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What is the success rate of IVF?

Although medical treatment nowadays might achieve what would have seemed like a miracle a generation ago, IVF isn't a guarantee of successful conception. So what are the chances?


Posted: 28 December 2006
by Laura Lee Davies


IVF is the most well-known form of treatment for couples who are experiencing diffculty when trying for a baby. But it is by no means the only form of assisted conception and your GP can give you more information about other options which could be less invasive, and might be enough to help you get pregnant.

What is IVF?
In vitro fertilisation is probably the best known method of assisting conception and many people mistakenly tend to round up all treatments under this one name. In this instance, eggs are taken from the ovaries of the woman (or an egg donor) by surgery and then allowed to fertilise in a laboratory with sperm (from the woman's partner or a donor), and then placed directly into the uterus by surgery. The initial egg collection is a short process that should not be painful and takes less than half an hour.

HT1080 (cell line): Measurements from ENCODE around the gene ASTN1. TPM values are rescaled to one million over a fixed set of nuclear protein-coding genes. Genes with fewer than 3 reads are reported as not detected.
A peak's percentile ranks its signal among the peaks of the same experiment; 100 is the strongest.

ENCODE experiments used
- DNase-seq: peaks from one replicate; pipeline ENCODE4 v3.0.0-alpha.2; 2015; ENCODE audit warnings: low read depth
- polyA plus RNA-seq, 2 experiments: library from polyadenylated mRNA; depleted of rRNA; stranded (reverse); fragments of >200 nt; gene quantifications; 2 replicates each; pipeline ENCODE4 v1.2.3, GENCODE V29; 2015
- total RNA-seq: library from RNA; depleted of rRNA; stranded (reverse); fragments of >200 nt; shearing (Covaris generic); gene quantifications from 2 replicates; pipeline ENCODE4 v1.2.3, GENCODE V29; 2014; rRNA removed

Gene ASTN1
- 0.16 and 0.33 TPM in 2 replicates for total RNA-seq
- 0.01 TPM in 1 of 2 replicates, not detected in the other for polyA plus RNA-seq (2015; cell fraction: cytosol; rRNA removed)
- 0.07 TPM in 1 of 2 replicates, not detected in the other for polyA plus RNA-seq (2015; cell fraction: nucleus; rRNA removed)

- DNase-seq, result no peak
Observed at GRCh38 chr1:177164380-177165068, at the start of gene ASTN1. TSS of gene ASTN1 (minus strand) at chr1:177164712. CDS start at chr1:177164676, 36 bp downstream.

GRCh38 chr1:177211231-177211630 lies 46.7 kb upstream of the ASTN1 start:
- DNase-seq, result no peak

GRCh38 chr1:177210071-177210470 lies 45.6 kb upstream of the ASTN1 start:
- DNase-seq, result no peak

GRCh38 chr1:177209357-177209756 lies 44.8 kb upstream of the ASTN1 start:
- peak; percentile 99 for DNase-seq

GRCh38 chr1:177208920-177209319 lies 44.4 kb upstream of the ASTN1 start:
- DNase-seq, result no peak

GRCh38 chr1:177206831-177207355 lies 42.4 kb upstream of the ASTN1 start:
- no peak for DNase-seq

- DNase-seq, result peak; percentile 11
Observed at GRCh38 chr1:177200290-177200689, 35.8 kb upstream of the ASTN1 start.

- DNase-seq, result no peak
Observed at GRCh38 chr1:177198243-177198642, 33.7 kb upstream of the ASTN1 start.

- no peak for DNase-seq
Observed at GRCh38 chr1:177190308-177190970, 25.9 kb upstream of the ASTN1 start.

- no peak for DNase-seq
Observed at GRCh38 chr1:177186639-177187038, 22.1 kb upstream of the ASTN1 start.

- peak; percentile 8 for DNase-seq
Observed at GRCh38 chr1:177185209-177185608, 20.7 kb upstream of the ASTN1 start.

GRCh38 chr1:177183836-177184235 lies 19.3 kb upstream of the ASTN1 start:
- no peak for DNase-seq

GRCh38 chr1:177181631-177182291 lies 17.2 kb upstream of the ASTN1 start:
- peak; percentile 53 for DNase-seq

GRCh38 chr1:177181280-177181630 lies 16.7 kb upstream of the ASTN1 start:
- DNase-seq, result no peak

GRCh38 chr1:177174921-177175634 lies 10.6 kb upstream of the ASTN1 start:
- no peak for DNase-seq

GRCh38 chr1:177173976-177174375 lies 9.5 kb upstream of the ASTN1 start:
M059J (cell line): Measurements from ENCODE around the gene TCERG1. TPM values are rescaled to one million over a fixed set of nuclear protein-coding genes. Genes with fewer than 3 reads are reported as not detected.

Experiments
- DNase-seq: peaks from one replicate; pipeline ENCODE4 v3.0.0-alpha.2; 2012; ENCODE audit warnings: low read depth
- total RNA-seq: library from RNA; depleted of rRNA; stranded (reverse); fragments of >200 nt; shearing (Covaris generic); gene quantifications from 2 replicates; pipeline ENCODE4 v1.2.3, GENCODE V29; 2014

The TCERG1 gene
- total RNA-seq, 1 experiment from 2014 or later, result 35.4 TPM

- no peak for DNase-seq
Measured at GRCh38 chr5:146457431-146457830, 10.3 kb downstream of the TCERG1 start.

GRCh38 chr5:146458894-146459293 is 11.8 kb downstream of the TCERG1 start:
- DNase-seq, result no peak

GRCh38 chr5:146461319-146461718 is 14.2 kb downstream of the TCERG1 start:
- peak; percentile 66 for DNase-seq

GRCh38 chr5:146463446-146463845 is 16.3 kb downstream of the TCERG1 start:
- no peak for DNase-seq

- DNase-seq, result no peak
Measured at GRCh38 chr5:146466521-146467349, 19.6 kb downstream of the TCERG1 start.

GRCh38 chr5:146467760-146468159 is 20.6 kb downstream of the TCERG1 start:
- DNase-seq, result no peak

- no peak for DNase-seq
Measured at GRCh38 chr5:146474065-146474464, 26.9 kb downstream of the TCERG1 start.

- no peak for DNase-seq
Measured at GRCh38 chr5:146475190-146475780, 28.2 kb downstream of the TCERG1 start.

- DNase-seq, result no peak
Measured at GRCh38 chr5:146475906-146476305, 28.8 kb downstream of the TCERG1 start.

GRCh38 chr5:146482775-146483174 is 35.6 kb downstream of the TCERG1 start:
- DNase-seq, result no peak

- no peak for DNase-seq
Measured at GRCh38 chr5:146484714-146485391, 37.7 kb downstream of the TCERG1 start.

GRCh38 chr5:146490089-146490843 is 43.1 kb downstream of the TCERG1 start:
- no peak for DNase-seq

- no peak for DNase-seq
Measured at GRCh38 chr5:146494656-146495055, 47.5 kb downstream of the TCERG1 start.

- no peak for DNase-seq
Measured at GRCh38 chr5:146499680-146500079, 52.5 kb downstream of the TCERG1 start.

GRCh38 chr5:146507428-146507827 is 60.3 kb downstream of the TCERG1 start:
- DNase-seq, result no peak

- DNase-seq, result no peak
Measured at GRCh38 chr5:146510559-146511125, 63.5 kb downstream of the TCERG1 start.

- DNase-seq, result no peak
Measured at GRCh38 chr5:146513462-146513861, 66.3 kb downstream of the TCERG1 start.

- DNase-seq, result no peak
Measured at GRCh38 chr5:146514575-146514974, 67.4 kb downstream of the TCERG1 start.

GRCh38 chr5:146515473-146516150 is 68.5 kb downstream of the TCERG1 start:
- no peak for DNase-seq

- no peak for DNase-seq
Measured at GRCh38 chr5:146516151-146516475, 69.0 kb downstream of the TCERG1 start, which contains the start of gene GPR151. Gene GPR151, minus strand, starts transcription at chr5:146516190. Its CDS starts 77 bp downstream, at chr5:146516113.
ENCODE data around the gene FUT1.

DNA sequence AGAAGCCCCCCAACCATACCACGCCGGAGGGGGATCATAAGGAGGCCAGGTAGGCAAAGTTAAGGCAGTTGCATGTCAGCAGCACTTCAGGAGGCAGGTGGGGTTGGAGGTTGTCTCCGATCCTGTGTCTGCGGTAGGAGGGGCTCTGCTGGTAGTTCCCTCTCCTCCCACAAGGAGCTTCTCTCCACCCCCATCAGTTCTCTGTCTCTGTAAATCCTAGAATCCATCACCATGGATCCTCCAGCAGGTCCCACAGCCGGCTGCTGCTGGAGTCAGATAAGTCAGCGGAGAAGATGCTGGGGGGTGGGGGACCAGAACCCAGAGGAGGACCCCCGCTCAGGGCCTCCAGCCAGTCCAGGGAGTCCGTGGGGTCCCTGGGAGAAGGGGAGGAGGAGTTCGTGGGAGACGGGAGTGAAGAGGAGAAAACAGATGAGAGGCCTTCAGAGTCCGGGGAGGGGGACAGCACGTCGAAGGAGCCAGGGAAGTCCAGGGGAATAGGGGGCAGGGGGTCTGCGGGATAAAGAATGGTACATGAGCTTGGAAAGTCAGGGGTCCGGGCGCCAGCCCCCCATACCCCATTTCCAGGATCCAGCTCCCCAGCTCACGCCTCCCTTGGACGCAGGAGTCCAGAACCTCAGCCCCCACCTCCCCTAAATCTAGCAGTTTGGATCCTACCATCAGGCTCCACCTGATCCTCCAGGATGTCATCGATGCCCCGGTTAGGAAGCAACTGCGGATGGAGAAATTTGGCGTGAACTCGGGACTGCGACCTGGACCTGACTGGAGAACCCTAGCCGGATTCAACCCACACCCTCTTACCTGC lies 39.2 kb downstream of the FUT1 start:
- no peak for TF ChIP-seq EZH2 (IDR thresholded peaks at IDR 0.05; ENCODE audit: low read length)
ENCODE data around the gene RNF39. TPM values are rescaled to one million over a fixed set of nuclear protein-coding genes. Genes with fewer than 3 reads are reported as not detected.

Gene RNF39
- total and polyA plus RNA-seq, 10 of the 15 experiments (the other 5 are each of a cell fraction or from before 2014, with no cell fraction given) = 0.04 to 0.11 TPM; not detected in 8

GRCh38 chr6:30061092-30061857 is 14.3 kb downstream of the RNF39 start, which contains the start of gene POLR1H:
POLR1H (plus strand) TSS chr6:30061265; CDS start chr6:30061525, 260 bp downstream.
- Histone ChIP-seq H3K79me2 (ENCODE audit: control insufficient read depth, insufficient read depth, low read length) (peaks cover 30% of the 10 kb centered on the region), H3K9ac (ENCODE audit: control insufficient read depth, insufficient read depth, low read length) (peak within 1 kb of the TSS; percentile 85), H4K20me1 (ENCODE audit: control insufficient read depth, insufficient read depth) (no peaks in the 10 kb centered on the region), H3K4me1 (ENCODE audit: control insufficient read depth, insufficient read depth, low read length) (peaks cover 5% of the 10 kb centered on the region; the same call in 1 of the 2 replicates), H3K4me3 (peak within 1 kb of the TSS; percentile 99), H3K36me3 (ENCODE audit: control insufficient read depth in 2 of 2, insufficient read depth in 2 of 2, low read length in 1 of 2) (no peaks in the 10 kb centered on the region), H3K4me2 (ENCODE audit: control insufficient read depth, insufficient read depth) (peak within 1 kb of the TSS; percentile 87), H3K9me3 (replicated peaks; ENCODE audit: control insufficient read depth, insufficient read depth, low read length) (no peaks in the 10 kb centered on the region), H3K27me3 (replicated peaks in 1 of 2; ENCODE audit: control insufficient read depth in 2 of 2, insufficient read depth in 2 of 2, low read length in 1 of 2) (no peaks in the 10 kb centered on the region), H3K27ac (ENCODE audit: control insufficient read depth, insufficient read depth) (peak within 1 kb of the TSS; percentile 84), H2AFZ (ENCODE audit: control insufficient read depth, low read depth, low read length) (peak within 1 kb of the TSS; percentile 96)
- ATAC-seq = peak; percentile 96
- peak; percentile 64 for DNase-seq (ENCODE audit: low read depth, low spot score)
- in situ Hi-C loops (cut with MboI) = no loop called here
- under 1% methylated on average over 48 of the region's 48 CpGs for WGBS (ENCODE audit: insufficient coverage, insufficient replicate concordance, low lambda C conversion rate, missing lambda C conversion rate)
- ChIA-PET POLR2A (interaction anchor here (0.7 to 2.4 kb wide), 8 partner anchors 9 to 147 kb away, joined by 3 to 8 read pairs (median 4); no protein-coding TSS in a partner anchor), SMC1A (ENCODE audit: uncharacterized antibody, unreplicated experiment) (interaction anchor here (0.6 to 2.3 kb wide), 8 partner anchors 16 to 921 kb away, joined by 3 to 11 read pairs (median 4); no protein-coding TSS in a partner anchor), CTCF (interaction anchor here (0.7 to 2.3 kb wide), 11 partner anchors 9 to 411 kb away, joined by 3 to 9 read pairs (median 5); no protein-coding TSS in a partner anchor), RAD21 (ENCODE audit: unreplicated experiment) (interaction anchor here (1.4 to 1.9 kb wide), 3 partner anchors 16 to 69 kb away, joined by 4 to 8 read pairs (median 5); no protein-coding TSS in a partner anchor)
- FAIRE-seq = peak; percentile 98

What are the chances of IVF being successful?
Getting pregnant from IVF is not guaranteed. It can depend on what the medical reason is for your failing to get pregnant naturally. (Though proper consultation with your doctor should mean that the best-odds treatment for your own condition will have already determined that IVF is the best option for you, if you are having it.)
The other known factor which can affect success, is the age of the woman.
The Human Fertilisation and Embryology Authority (aka HFEA) regularly gather information from all the authorised fertility clinics in the UK, and from this, they produce figures on success rates.
The latest HFEA stats were gathered for the year up to March 31 2004, and say that just under a third of women under 35 years old (28.2 per cent) had successful IVF treatment.
After 35, the success rate did fall: those aged 35 to 37 had a 23.6 per cent success rate; the rate was 18.3 per cent for women aged 38 or 39; for women aged 40 to 42 years it was 10.6 per cent.
These were the rates for successful fresh IVF treatment using the woman's own eggs.

If you are thinking about having IVF or another form of assisted conception, the HFEA website has a lot of great advice to help you weigh up the pros and cons of various options, and helps you to see what you can expect from treatment.


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